There are a number of other objections and counter-objections to Thomson’s paper that have been proposed in the philosophical literature. For instance, the violinist thought experiment may not be a good analogy with abortion because it concerns a stranger, not one’s own offspring. At least from the point of view of virtue ethics, there is a difference there. The “natural-artificial” objection says that the violinist situation is artificial, while pregnancy is natural. The obvious counter to that is that it commits the naturalistic fallacy. The “different burdens” objection states that the burden of supporting the violinist is much bigger than that of carrying out a pregnancy, which means that it is (more?) morally acceptable to unplug the violinist than to abort the fetus. And then there is famous utilitarian philosopher Peter Singer — advocate of animal welfare and of infanticide (in the case of severely disabled babies in excruciating pain and with a short expected life span) who actually bites Thomson’s bullet and says that the woman has a moral duty to stick with the violinist for the whole nine months, because by utilitarian calculus the total {happiness - pain} equation will be more positive in that case than if the violinist is left to die.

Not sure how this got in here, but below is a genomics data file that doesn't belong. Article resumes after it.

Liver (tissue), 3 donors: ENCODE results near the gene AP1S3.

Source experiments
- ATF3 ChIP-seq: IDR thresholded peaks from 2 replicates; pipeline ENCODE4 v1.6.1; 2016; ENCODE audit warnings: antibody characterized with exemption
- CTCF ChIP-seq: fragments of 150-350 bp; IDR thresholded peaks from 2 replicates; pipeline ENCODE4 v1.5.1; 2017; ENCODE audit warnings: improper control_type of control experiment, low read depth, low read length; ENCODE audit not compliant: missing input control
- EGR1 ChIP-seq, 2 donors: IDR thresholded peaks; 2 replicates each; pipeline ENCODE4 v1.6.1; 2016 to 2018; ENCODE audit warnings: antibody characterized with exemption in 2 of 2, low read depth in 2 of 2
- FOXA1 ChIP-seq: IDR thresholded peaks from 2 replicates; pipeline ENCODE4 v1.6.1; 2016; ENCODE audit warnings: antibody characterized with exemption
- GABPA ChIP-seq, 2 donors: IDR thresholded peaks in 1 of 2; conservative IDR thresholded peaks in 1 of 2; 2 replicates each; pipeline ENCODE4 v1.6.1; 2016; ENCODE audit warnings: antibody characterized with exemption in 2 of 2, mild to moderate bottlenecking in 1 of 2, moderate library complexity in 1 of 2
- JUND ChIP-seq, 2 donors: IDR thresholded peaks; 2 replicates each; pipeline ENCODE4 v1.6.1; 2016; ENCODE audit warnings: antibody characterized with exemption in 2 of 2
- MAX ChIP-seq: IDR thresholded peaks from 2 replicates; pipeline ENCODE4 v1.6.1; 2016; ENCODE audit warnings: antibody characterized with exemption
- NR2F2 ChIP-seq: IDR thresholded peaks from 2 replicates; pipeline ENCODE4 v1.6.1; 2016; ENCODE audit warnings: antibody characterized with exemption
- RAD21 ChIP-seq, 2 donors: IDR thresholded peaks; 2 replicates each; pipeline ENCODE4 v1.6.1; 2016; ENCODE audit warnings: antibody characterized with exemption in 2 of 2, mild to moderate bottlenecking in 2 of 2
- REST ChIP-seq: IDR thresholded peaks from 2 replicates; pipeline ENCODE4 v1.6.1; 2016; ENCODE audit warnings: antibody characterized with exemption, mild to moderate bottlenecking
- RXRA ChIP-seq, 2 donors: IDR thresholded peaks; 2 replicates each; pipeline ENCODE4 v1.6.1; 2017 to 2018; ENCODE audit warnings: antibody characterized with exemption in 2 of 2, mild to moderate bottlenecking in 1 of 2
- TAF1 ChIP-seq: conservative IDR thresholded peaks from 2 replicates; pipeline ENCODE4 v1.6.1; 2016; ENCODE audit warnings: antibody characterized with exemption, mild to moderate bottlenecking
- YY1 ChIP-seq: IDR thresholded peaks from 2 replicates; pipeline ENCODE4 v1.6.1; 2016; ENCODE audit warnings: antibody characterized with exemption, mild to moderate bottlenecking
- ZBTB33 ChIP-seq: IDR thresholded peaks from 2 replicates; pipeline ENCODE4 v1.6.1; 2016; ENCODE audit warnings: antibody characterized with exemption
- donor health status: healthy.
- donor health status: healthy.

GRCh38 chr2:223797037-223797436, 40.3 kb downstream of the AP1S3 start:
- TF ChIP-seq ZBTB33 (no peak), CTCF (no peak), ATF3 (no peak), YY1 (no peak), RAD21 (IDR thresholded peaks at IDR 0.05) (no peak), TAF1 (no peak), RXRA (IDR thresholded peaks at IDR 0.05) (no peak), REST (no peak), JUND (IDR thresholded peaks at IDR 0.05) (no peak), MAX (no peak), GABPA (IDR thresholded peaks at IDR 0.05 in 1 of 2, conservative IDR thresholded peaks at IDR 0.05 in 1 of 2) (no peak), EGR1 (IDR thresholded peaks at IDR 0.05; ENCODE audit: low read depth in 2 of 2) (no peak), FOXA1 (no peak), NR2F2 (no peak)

The point that I hope has become clear throughout this brief tour into Thomson’s famous paper is that — contra PZ — one does need arguments and/or evidence for any rational position, no matter how “obvious” such position may seem at first glance. Otherwise one takes himself de facto out of the community of reason. In this instance, a bit more philosophical reading would have done PZ a world of good. Moreover, the debate is far from simple and obvious, as shown by the number of thoughtful papers written in response or support of Thomson’s ideas.

Most of these papers have been written by professional moral philosophers, not fundamentalist cranks. And many of the objections come from authors who are also pro-choice, just like Thomson, PZ and myself. We should always remember the words of that quintessential skeptic, H.L. Menken: “For every problem there is a solution which is simple, clean and wrong.” We just need to reflect on it to make sure we are less likely to be wrong.

Reprinted from Rationally Speaking